They are very playful but still loves to lounge around and just sit quietly and get a good petting.  They can keep themselves amused by finding objects around the house for e.g. a paper ball.  In general they are good with people but prefer their owners and they do well with children and cat-friendly dogs. The Exotic isn’t very vocal but when they do speak their tone is very soft and elegant.

Exotics doesn’t shed hair heavily so daily brushing is not required, once a week should suffice mainly to keep the exotic looking beautiful and to keep hairballs at a minimum.  A bath once a month should do.

Daily dental hygiene is best to prevent gum disease, but brushing the teeth once a week is still better than nothing.  As for the excessive tearing, wipe corner of eyes daily to prevent under-eye stains from forming.  Clean ears with a cotton ball or a soft damp cloth using a mixture of half cider vinegar and warm water.  Avoid using cotton swabs as this can cause damage to the interior of the ear.

Exotics are best kept as indoor cats, they are not known as the feisty type to defend themselves against predators and other dangers.

Egyptian Mau

The Egyptian Mau

The Egyptian Mau is a medium built sized cat, known for their smoked colour coat which comes in white, black or brown with black stripes and spots.  On their foreheads is a distinctive “M” shape and their round shaped eyes are brightly coloured.  Their faces are a slight round-wedged shape topped with medium to large sized ears.  Their hind legs are slightly longer than the front which gives them the appearance of tiptoeing on small feet.  The Egyptian Mau is usually mistaken for the Ocicat which have the same spots.

Egyptian Mau’s are very active and they love to play, they will keep you on the go so having lots of toys and a cat tree will be a good investment for him.  You can tell when he is happy, he will be vocalised and will flap his tail rapidly.  Another way of him showing his affection to his owner is by kneading his paws on you, because of this, frequent trimming of the claws are recommended.  Another unique trait about the Egyptian Mau is, they love to play in water…yes so don’t be surprised if you find a paw in your backyard pool or pond!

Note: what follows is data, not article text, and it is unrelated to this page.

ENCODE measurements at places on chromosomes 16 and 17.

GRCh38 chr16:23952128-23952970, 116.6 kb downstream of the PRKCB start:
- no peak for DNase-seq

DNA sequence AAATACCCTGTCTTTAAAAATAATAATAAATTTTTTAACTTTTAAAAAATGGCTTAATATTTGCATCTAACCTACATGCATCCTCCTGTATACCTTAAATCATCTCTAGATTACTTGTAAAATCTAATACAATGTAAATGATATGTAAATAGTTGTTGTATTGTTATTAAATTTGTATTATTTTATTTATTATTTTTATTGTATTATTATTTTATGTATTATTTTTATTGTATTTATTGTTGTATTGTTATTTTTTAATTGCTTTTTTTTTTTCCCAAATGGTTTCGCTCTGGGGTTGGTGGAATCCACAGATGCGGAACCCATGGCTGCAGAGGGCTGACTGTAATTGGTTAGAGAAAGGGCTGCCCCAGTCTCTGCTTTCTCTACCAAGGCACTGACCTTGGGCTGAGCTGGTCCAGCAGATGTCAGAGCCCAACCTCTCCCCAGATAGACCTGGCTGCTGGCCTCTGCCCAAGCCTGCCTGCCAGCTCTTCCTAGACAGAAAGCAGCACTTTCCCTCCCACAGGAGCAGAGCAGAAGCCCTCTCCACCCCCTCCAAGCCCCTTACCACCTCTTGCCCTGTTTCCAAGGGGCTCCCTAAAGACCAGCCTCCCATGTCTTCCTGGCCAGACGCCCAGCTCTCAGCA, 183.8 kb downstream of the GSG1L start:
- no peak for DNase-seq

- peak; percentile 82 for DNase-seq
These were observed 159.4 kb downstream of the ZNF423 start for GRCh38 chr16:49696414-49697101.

They are quite friendly but prefer their owners to anyone else.  If you have kids they will be ideal to play with and will have hours and hours of entertainment.

They weigh anywhere between 6 to 15 pounds and are a generally healthy breed.  But with most pedigreed and mixed breed cats there have been incidents of health related problems.

Daily dental Hygiene is best to prevent Gingivitis and other gum diseases. Combing or Brushing of the coat at least twice a week is required to remove dead hair and to distribute natural skin oils evenly. Clean ears with a cotton ball or a soft damp cloth using a mixture of half cider vinegar and warm water. Avoid using cotton swabs as this can cause damage to the interior of the ear.

These cats are best if kept indoors, be sure to keep their litter box spotlessly clean as they are known to be very particular about their bathroom hygiene.



The Abyssinian is a well built medium sized cat. Each strand of hair on their coat is beautifully colored with contrasting light and dark bands. Their coat is silky smooth and they are just stunning to look at.

These beauties are full of energy and is no show cat. They will keep you on the go with their high spirit and natural curiosity. They have an independent mind but still love to be a part of everything you do by following you around and leaping on your lap when you least expect it.

They love to play so make sure to always have some toys and puzzles for their enjoyment and entertainment.  They do pretty well with kids but make sure to keep an eye on other pets such as dogs.

Abyssinians are generally healthy but are known to suffer from Amyloidosis (a renal disease) which is thought to be hereditary. They are also susceptible to tooth decay and Gingivitis so daily dental hygiene is recommended.

Regular brushing of the coat is required to evenly distribute natural skin oils and to massage the skin.

Clean ears with a cotton ball or a soft damp cloth using a mixture of half cider vinegar and half warm water.  Avoid using cotton swabs as this can cause damage to the interior of the ear.